I hope with your music, you’re influencing the next generation to be as enlightened as you and the band, because then we’ll be in good shape.
Yeah, I think as long as everybody seems to be more conscious of those things…that things can get better. There are a lot of people fighting for that and I think that people are responding to it.
What is life on the road with your brothers like?
It’s interesting because before as brothers … earlier on, we used to fight quite a bit. Especially when it came to creative differences, there would be a door destroyed or a window broken. It could get violent. But I think that I’m glad that that is something that happened early on because we kind of got it all out of the way. Now, we’re almost forced and confined to each other and we really respect each other. I think we’ve learned to give each other space and be kind to each other. And same with Danny, it’s the same thing: growing up with him, it’s the same circumstance. But we’re each other’s close guardians and I think that we have come a long way, in that sense. It’s better now than it once was.
Going to all of these difference countries, being with family kind of keeps you rooted.
Absolutely. There’s a grounding thing about it, yeah.
Where do you see yourself in the next 5, 10, 20 years — personally and as a band?
As a band, as long as we can continue to write what we want to write and continue to play bigger venues, larger festivals and more countries, we can speak to more people and play to more people and spread a message to more people. I think that will, creatively, please us. And I think as a band standpoint, that’s the objective. And personally, still growing as an individual or even as an independent musician, as a guitar player. The creative soul, the fuel to satisfy that, to be continually playing and to be there with full purpose is a very fulfilling thing. And so I think as an individual, even spiritually but musically as well, expanding and growing. I think that would personally make me very happy.
If you could share the stage with any musician, living or dead, who would it be and why?
I’d want to probably share the stage personally with Eric Clapton. … I remember being 6 or 7 and I was watching a Cream documentary with my dad in the living room. And it’s like one of the earliest memories of looking at Clapton doing what he’s doing and going, “I want to be that, I want to do that.” He’s probably one of my first idols, someone that I’ve really studied and been influenced by. I think that I would be more than honored to share the stage with Eric Clapton.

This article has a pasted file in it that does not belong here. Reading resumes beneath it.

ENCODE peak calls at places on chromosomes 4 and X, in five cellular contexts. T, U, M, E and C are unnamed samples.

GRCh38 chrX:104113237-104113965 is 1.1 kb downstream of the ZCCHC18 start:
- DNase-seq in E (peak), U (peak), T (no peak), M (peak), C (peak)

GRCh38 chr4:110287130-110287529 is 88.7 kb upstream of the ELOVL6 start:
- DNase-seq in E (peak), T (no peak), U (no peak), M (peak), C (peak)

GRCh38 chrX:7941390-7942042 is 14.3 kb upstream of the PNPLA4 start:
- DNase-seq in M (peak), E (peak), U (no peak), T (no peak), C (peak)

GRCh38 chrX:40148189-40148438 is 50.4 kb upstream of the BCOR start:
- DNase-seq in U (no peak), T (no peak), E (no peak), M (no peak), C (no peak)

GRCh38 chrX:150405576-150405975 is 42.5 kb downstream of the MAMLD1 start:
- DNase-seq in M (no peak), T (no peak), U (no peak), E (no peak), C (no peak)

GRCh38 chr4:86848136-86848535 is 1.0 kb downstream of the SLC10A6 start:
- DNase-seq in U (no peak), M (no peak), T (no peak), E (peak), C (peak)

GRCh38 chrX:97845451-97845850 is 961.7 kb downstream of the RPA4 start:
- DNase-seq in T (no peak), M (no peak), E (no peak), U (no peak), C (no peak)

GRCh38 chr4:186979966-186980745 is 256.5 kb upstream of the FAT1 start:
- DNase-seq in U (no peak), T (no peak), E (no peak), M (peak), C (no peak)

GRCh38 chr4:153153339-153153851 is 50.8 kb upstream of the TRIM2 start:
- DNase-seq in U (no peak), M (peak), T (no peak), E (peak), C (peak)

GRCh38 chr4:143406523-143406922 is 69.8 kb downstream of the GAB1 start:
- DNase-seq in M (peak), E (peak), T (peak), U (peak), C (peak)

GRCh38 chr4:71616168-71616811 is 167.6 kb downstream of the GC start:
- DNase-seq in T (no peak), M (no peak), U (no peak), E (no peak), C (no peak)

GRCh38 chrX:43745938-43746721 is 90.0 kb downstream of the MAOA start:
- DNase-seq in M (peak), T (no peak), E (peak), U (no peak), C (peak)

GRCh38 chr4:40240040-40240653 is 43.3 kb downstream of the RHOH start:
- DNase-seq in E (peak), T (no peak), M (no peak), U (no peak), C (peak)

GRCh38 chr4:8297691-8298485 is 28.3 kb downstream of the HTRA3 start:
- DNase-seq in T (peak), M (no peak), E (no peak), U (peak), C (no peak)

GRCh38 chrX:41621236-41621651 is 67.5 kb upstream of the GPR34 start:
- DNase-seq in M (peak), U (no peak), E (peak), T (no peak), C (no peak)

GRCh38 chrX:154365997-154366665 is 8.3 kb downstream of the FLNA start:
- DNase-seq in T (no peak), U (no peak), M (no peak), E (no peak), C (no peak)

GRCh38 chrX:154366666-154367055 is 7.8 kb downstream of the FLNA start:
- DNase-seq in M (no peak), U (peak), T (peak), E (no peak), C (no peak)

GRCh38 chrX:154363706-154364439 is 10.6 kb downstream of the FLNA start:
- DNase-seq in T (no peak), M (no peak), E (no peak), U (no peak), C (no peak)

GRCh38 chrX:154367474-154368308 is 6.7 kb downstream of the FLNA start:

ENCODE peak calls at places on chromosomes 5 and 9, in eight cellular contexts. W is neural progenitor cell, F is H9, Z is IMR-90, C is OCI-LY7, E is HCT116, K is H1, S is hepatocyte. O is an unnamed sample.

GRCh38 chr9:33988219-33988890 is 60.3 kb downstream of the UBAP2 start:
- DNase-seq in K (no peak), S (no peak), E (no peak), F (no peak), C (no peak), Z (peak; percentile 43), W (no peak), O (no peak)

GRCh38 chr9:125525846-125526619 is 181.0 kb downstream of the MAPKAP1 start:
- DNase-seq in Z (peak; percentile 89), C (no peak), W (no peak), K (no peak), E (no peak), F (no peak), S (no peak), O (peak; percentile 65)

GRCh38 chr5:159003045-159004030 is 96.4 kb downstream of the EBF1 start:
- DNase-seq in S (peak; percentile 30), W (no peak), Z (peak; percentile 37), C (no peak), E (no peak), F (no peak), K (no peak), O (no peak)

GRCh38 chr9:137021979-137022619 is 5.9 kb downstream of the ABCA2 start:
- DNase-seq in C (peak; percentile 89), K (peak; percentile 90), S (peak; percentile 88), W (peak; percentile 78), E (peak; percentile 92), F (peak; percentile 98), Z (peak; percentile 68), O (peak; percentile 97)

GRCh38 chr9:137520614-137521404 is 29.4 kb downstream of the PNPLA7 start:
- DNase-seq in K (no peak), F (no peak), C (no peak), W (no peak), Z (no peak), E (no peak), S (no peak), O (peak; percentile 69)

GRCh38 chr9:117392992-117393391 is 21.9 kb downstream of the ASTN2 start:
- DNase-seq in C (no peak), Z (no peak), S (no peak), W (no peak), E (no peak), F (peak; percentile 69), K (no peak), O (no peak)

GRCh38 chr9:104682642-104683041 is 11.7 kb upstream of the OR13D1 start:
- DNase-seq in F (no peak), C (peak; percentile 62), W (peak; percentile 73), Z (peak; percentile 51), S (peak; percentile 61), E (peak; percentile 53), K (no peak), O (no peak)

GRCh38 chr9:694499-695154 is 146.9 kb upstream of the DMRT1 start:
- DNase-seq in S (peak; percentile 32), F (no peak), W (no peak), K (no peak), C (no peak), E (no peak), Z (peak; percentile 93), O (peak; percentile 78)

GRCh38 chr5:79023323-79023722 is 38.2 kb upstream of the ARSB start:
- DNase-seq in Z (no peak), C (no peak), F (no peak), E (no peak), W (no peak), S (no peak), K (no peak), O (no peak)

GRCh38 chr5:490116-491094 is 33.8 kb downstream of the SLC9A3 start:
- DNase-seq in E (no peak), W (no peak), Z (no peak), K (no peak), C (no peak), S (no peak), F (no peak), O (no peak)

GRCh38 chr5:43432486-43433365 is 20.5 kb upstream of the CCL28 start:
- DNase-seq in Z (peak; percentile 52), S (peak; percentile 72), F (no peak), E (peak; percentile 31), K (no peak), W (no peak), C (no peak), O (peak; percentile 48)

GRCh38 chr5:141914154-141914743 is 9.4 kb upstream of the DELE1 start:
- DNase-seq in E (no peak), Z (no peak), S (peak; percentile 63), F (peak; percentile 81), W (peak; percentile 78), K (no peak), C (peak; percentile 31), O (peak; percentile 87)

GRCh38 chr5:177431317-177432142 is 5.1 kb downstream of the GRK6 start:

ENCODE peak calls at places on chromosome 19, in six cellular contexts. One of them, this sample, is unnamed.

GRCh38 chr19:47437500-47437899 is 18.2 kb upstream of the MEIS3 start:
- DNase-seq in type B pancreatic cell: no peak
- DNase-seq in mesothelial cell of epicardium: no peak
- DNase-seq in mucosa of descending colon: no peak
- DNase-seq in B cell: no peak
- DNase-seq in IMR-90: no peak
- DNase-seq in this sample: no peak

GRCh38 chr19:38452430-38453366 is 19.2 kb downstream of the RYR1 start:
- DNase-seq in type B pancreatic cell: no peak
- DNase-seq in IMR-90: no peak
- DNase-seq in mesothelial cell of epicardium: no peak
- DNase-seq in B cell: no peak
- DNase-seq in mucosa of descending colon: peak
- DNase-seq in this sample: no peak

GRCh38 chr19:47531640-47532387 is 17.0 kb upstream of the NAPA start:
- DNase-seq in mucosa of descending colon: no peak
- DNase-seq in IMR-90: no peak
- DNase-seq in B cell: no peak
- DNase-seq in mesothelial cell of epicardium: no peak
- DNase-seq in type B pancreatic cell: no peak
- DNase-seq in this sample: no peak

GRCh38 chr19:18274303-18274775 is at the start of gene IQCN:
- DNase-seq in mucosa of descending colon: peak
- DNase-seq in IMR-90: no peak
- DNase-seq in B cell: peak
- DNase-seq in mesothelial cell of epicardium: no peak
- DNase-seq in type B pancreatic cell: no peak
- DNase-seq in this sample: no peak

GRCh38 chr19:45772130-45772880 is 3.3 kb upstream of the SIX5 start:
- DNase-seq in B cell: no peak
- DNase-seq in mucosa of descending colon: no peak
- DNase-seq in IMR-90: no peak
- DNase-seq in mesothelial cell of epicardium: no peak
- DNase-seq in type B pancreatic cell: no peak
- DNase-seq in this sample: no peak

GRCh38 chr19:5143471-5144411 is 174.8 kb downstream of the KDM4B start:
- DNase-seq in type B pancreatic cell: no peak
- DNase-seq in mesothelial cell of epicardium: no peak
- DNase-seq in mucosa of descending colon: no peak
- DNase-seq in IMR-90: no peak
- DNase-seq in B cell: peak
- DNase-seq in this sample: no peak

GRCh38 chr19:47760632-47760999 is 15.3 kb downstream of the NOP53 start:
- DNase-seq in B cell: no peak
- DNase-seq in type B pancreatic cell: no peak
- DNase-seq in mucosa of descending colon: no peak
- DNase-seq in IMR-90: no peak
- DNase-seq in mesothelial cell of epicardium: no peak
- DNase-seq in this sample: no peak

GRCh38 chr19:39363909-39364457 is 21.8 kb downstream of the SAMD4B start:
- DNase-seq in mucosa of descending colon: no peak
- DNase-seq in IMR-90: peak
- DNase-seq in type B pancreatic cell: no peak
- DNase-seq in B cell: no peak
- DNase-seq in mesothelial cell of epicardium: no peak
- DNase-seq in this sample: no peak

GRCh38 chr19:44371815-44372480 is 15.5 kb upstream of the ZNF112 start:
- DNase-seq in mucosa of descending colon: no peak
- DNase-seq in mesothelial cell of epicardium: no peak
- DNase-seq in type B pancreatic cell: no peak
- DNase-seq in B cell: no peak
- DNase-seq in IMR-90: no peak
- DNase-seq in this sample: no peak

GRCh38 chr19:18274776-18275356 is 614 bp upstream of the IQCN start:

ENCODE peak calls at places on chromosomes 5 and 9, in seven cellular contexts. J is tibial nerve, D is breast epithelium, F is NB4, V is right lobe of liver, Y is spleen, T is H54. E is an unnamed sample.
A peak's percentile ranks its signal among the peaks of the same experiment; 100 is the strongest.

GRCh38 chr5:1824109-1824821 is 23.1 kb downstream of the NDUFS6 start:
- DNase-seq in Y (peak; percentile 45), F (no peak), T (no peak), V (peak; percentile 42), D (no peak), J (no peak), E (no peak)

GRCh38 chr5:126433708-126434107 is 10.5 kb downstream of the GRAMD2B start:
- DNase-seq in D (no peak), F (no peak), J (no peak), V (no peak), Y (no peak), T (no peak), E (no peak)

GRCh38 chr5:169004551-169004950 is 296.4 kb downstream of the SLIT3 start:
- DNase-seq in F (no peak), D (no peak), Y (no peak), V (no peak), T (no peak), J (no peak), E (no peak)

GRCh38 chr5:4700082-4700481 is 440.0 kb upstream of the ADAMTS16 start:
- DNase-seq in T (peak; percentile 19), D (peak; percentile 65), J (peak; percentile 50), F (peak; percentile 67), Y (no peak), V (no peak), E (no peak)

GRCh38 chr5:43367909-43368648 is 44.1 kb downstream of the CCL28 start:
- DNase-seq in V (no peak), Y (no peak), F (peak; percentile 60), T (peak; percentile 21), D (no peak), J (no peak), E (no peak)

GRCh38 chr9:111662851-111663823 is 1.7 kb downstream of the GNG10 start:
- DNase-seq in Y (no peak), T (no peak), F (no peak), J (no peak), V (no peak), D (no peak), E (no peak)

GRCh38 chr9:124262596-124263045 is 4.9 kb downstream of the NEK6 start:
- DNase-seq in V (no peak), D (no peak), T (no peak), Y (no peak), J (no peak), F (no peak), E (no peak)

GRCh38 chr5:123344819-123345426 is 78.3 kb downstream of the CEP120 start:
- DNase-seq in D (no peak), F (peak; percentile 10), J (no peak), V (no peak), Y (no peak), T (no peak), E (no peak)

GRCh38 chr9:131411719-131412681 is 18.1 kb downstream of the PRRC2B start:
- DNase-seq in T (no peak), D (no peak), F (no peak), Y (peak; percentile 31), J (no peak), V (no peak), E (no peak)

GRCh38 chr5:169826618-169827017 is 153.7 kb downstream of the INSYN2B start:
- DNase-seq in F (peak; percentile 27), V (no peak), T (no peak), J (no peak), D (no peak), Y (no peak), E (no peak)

What’s your favorite Clapton song?
Probably “Crossroads.” The pure energy and guitar work on that was and is very appealing to me.
Is that how you guys got into rock music, from your parents?
Yeah, that’s what was lying around and we didn’t really watch TV or anything. We were mainly nature kids, playing outside all the time and kind of exploring. But our parents had a record collection, so that was something that really young, it was almost a toy at first. You know, you’d take the vinyl and put it on the record player and you drop the needle and that was like a thing that you would do very, very young. And then you started to listen to what was on the vinyls after a period time.
So I think, yeah, early on that was very influential because it wasn’t traditional rock ‘n’ roll music — it was really early roots, blues and folk and soul, and jazz and R&B. And later, I think it was around in high school, really, that we started to really catch the British invasion, stuff like that. And then you could hear all of what we listened to as far as the roots music, how that was influential to the heavier stuff of the late ‘60s and early ‘70s. I think that’s when it became really certainly appealing but yeah, it was definitely influential what our parents had lying around as far as music goes. You know, you’d ride the bus to school and whatever was on the radio you’d be like, “What the hell is this?”
Some music nowadays is kind of terrible compared to what we grew up listening to.
Yeah I think we’ve lost, not completely, but certainly across the board, an element of truth in music. And you know very instinctually within the first ten seconds of a song, if it’s lying to you or not. You know?
Catch Greta Van Fleet in New York City at Terminal 5 on Nov. 27, Nov. 29 and Nov. 30.